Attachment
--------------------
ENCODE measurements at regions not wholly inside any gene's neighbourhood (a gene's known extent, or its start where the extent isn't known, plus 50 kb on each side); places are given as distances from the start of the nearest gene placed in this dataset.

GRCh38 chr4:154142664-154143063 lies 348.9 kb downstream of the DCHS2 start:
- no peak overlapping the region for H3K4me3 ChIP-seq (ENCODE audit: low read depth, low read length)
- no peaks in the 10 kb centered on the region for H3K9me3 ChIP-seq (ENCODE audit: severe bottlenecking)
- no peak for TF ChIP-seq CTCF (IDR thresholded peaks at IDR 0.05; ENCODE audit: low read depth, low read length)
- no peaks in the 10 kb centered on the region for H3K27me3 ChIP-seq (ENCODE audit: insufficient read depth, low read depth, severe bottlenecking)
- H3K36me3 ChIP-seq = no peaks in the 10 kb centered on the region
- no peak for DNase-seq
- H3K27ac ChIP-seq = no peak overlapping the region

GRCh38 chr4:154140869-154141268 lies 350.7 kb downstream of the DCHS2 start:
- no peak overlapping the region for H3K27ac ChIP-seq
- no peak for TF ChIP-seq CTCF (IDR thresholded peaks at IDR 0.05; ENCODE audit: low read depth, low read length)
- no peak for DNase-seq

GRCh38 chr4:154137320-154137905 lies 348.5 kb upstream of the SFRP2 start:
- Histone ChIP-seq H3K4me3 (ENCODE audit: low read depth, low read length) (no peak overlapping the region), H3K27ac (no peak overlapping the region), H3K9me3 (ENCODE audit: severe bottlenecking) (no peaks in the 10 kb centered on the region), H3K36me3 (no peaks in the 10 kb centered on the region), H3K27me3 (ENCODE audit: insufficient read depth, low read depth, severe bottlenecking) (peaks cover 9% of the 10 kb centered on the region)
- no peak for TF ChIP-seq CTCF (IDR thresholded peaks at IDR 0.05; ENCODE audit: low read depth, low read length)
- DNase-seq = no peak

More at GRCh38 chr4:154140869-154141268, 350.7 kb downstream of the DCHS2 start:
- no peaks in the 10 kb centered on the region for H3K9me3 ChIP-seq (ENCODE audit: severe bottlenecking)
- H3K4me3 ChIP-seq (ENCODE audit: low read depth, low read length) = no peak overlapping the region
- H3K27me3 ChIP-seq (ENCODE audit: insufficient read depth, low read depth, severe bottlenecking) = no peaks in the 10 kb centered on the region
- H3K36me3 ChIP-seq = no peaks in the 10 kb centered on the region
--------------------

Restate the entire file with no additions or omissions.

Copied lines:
ENCODE measurements at regions not wholly inside any gene's neighbourhood (a gene's known extent, or its start where the extent isn't known, plus 50 kb on each side); places are given as distances from the start of the nearest gene placed in this dataset.

GRCh38 chr4:154142664-154143063 lies 348.9 kb downstream of the DCHS2 start:
- no peak overlapping the region for H3K4me3 ChIP-seq (ENCODE audit: low read depth, low read length)
- no peaks in the 10 kb centered on the region for H3K9me3 ChIP-seq (ENCODE audit: severe bottlenecking)
- no peak for TF ChIP-seq CTCF (IDR thresholded peaks at IDR 0.05; ENCODE audit: low read depth, low read length)
- no peaks in the 10 kb centered on the region for H3K27me3 ChIP-seq (ENCODE audit: insufficient read depth, low read depth, severe bottlenecking)
- H3K36me3 ChIP-seq = no peaks in the 10 kb centered on the region
- no peak for DNase-seq
- H3K27ac ChIP-seq = no peak overlapping the region

GRCh38 chr4:154140869-154141268 lies 350.7 kb downstream of the DCHS2 start:
- no peak overlapping the region for H3K27ac ChIP-seq
- no peak for TF ChIP-seq CTCF (IDR thresholded peaks at IDR 0.05; ENCODE audit: low read depth, low read length)
- no peak for DNase-seq

GRCh38 chr4:154137320-154137905 lies 348.5 kb upstream of the SFRP2 start:
- Histone ChIP-seq H3K4me3 (ENCODE audit: low read depth, low read length) (no peak overlapping the region), H3K27ac (no peak overlapping the region), H3K9me3 (ENCODE audit: severe bottlenecking) (no peaks in the 10 kb centered on the region), H3K36me3 (no peaks in the 10 kb centered on the region), H3K27me3 (ENCODE audit: insufficient read depth, low read depth, severe bottlenecking) (peaks cover 9% of the 10 kb centered on the region)
- no peak for TF ChIP-seq CTCF (IDR thresholded peaks at IDR 0.05; ENCODE audit: low read depth, low read length)
- DNase-seq = no peak

More at GRCh38 chr4:154140869-154141268, 350.7 kb downstream of the DCHS2 start:
- no peaks in the 10 kb centered on the region for H3K9me3 ChIP-seq (ENCODE audit: severe bottlenecking)
- H3K4me3 ChIP-seq (ENCODE audit: low read depth, low read length) = no peak overlapping the region
- H3K27me3 ChIP-seq (ENCODE audit: insufficient read depth, low read depth, severe bottlenecking) = no peaks in the 10 kb centered on the region
- H3K36me3 ChIP-seq = no peaks in the 10 kb centered on the region